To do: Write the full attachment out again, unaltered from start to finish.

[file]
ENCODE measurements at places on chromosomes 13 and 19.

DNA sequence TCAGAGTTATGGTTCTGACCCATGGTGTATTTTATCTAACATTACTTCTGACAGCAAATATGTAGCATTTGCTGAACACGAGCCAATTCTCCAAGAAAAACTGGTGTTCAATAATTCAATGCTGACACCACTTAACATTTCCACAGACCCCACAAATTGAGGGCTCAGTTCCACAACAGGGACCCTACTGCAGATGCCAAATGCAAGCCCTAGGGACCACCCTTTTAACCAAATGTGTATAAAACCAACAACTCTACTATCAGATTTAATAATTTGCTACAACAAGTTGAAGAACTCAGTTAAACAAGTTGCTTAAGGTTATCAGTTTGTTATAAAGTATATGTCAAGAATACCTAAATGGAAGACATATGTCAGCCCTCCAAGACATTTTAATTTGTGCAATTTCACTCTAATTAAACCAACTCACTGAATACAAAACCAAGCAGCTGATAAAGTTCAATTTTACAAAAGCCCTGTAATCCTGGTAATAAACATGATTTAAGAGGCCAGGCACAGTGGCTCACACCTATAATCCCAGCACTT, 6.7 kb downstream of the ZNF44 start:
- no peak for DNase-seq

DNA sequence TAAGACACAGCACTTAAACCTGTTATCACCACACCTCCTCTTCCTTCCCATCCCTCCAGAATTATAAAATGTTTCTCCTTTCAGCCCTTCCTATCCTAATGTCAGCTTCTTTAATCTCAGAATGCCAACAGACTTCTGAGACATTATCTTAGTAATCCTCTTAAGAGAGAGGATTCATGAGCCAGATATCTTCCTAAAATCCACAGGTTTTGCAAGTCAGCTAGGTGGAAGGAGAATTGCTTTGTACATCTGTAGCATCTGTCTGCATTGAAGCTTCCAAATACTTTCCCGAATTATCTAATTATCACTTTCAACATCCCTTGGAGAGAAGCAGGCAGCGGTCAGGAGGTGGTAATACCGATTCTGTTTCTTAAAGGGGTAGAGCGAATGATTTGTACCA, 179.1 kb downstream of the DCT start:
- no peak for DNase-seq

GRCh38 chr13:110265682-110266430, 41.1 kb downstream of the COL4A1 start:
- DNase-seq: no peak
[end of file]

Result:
ENCODE measurements at places on chromosomes 13 and 19.

DNA sequence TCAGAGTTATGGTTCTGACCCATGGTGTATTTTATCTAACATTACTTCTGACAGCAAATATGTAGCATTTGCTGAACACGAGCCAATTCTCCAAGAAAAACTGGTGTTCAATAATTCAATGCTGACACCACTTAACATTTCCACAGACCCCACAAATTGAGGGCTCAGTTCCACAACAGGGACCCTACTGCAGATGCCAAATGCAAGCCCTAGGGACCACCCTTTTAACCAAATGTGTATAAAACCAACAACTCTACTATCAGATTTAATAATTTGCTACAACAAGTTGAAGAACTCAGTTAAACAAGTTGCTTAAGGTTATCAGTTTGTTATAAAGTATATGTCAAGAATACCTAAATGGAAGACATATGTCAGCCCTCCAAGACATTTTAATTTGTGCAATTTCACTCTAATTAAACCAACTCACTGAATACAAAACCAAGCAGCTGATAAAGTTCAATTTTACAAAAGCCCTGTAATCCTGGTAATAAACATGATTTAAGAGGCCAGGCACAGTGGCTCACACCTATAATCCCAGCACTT, 6.7 kb downstream of the ZNF44 start:
- no peak for DNase-seq

DNA sequence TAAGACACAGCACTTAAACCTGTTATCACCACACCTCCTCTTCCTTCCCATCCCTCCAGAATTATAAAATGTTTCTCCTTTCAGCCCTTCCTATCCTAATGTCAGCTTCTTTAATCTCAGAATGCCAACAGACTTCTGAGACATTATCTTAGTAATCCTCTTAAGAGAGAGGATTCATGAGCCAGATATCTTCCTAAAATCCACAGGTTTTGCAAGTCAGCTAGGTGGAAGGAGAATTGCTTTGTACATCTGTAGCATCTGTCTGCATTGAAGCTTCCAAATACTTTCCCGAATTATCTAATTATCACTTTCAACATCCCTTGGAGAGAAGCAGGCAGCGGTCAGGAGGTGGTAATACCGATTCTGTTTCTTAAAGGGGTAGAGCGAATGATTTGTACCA, 179.1 kb downstream of the DCT start:
- no peak for DNase-seq

GRCh38 chr13:110265682-110266430, 41.1 kb downstream of the COL4A1 start:
- DNase-seq: no peak